Maximum Overdrive (1986)

AC/DC – Who Made Who (1986)


What was the movie about?

The earth has passed through the tail of a strange comet causing inanimate objects – everything from a vending machine to an electric knife to, you guessed it, giant transport trucks – to go on a murder spree.

Hmmm. Can it be a murder spree if they aren’t human? Killing spree.

A small group of people hide out in a remote truck stop, trying to survive the transport trucks hell bent on taking them out.


Is it worth watching?

Written and directed by Stephen King during the heights of his drug addiction, it should be no surprise that this is not a family friendly film. It’s not the scariest of horror films, truth be told. While it bombed in theatres, I think it’s safe to say that there’s a reason why you don’t see trucks with goblin faces on them driving around.

I don’t know what Lyft was thinking with their fuzzy car mustaches. Too soon, in my opinion.

It is…not very good. A young Emilio Estevez and Yeardley Smith are standouts, but there are a ton of people in it that you’ll point at and shout “Hey!”

I have a soft spot for this movie.

You are probably thinking, like all of us did, that possessing inanimate objects is a strange way of alien invasion. It is, how do you say, unique. It’s a surprising idea, since this does take place in 1986 so robots aren’t widespread enough to be a threat. What if your toaster decided to just try to kill you? Or your lawn mower? Or your kids remote control car?

I think most of us probably figured it out pretty quickly: move to higher ground, wait it out. You won’t have to wait long. We’re talking 1986 levels of fuel efficiency. You could still buy leaded gasoline! Give them a few hours of driving around looking for slow moving humans to run down and they’ll be out of gas.

Which is, of course something that the murder trucks figure out, and are able to communicate to the leftover humans that they want more gas. But I mean, what’s their end game here? They can get more gas…right up until there’s no more gas. Roll credits.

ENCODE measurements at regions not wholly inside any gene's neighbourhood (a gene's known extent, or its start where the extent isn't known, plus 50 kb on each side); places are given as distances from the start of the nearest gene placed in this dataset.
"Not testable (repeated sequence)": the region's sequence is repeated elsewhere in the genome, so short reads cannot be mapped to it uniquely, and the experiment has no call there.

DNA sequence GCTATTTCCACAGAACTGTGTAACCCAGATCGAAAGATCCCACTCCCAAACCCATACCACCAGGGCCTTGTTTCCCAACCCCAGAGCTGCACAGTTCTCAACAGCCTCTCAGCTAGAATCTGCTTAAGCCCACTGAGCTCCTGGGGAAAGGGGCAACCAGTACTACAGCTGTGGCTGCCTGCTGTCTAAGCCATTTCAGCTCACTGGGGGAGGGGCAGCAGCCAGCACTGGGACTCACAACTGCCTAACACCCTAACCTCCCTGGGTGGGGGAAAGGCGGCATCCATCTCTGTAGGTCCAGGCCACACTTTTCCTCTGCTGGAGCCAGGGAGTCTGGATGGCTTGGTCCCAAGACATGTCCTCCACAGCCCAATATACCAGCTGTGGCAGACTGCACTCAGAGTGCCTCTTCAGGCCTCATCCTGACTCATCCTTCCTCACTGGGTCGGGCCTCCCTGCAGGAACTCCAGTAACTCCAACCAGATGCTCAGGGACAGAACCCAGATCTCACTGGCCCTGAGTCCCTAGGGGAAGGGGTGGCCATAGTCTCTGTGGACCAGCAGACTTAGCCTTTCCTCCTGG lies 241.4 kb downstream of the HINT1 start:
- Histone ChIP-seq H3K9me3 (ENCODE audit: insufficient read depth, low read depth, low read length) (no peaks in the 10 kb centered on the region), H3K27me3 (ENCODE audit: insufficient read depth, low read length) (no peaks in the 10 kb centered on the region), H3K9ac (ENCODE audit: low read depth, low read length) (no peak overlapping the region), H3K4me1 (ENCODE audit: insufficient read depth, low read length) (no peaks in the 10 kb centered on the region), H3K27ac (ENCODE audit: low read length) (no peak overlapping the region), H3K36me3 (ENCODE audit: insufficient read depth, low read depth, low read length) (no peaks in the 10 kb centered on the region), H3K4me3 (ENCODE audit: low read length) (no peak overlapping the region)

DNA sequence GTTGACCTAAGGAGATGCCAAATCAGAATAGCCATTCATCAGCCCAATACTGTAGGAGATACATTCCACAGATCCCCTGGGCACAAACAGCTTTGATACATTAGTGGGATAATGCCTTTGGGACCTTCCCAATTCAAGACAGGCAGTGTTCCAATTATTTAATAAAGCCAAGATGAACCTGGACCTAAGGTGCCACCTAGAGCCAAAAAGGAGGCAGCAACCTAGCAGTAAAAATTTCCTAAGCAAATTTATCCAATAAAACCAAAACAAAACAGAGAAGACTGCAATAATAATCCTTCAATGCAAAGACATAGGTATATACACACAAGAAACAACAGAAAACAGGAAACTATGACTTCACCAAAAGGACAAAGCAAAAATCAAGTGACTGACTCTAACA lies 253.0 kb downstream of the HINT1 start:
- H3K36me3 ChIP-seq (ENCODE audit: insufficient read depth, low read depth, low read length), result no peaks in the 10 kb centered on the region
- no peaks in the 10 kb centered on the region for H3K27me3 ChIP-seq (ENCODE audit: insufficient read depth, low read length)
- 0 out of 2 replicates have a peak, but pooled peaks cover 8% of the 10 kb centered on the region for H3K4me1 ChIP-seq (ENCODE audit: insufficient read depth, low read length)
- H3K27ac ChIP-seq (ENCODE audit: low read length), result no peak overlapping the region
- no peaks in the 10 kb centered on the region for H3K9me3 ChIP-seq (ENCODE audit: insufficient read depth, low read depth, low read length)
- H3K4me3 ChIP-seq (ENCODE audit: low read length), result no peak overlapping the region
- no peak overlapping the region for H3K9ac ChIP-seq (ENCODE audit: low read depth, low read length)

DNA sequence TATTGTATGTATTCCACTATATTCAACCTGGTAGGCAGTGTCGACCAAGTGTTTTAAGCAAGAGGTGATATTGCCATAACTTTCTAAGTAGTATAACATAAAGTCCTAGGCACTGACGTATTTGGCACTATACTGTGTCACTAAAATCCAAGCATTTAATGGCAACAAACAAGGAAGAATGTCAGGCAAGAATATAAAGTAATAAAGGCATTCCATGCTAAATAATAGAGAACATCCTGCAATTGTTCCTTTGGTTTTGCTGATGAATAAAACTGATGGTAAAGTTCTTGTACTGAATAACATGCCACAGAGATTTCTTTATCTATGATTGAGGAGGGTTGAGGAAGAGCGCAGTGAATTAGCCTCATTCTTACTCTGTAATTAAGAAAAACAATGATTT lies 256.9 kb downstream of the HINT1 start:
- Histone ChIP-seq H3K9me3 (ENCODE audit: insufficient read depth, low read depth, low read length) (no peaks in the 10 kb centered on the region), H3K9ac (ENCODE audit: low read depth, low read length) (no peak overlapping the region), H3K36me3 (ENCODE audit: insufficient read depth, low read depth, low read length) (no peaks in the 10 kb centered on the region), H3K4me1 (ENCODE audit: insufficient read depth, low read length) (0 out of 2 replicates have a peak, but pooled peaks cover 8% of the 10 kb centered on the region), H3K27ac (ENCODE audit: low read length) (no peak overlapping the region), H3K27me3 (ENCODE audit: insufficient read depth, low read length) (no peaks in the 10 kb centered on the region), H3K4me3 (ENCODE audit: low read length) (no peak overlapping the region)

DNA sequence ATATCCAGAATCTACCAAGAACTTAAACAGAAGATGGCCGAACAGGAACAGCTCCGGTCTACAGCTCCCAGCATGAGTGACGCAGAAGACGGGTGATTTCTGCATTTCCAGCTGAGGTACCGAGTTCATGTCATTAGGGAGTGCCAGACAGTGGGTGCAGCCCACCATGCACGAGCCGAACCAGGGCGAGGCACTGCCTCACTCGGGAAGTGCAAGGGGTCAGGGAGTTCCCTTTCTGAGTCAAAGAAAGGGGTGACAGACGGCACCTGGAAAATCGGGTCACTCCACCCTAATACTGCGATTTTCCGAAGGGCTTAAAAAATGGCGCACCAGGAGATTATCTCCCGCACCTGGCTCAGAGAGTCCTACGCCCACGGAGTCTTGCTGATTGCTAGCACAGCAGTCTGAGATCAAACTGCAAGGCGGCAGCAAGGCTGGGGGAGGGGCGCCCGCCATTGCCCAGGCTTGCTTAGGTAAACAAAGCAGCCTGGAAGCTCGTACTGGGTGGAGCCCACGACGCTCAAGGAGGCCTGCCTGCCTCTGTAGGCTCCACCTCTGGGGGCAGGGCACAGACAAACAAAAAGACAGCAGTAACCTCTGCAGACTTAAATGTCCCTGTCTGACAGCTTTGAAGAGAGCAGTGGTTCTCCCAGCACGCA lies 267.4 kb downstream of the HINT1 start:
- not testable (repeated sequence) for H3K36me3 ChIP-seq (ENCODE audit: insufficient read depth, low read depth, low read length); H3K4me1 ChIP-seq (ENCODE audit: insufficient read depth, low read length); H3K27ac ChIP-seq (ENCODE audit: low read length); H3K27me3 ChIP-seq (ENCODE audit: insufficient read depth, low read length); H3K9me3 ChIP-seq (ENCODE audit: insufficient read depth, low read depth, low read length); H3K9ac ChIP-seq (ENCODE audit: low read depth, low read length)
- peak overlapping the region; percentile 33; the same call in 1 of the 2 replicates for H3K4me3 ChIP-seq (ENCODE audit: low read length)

If you’re watching this movie, you aren’t watching it for the finely crafted plot points and act structure. You wanna see trucks smash stuff up and see some really despicable people get smushed. Enjoy it.


Which is better: the Movie or the Soundtrack?

Oh. Hell. Yes.

From the opening riff to the final drum beat, this album is everything that I love about AC/DC. I argue that without this soundtrack, this movie is barely watchable. The music here is like salt on a meal. One moment, you’re having plain old scrambled eggs. You sprinkle a little salt on it and suddenly it’s like a million flavor explosions in your mouth; the texture changes even.

I didn’t have much music, but my brother did. He got a copy of the soundtrack from somewhere, I don’t know where. It was the 80’s: you didn’t ask questions about where you got copies of tapes or Commodore 64 games. It happened and you were thankful for it. I think he just liked AC/DC, because I know he didn’t like horror movies that much.

This would have been sometime around 1988, because I owned a Walkman and had started mowing lawns. This was the soundtrack for lawnmowing for me. Partly because the music would keep me pumped up enough that I could do it. There was an undeniable part of me that fantasized how great it would be if the lawnmower WOULD come to life and just start moving of its own accord. Not in a murder-y way. Just, you know, so I didn’t need to push it so much.

This album is also sweet for driving tunes, for similar reasons.

Joking aside, the album is completely enjoyable on its own. I have more memories of the stuff I did while it was playing than I do of any particular scene in the movie. It got a LOT of play in my formative years. In a way, that makes the movie kind of like a parasite I think.

Oooh, there’s a movie idea in there somewhere.

Admittedly, not every song is gold. And the lyrics, well, let’s say they appeal to a certain level of maturity. These are not poems you would use to woo your beloved. But damnit, when you scream them and you throw that guitar and those drums behind it, it just works.


Yeah But What Else

Okay, yeah, maybe there was one lawn I mowed for an elderly lady who was probably my most difficult and demanding (but just the nicest) customer I had. And maybe she lived across the street from a kid in my class, who was a pretty decent guy if memory serves. Completely by coincidence you understand, he had an older sister who was, for lack of a better word, just the most beautiful woman I’d laid eyes upon in my short existence on this planet. And, if by some chance she were to be home on a Monday or Thursday evening and she were to perhaps look across and see how awesome I was at mowing her neighbors lawn, there was a possibility that she’d for sure overlook the fact I was three years younger than she was and she’d want to talk to me or hold hands.

But, you know, I mean it’s a great album and a not terrible movie.

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